School Gardens Are More Than a Trend

School Gardens Are More Than a Trend
Seven-year-old Karmen Mudd dug her finger into the cool, damp dirt, scooping a shallow hole in the raised bed.

The winter air was misty and chilly —perfect weather for planting leafy greens like spinach, experts say.

"First you dig a little hole. Then you drop some seeds in there," said Karmen in a sing-song voice with a chorus of other John J. Pershing Elementary first-graders.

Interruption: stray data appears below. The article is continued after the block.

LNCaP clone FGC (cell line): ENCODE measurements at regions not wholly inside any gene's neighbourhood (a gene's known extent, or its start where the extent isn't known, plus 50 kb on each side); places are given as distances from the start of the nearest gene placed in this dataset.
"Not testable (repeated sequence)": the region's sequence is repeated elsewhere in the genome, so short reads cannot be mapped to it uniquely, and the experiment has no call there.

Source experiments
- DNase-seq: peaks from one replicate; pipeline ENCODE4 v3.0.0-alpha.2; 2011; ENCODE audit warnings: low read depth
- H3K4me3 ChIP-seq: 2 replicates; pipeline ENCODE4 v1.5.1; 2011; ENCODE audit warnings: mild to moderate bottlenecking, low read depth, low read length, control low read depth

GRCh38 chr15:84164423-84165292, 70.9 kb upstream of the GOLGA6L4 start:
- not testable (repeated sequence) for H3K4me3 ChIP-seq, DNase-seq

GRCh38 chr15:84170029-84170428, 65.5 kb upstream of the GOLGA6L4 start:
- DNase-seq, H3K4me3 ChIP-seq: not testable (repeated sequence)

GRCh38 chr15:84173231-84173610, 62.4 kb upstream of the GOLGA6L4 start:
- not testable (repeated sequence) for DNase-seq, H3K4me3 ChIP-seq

She continued with the song, "Cover them with lots of dirt. Give them water, song and care."
In the hole, she placed three seeds, smoothing a blanket of soil on top and then shoving her dirt-stained hands in the pockets of her black hoodie that covered a head of braids.

Eventually, sprouts of green — early signs of leafy spinach — will poke through the ground of this school garden. Nearby, dark green zucchini squashes larger than the size of a ruler overflowed from a wooden trough bed.
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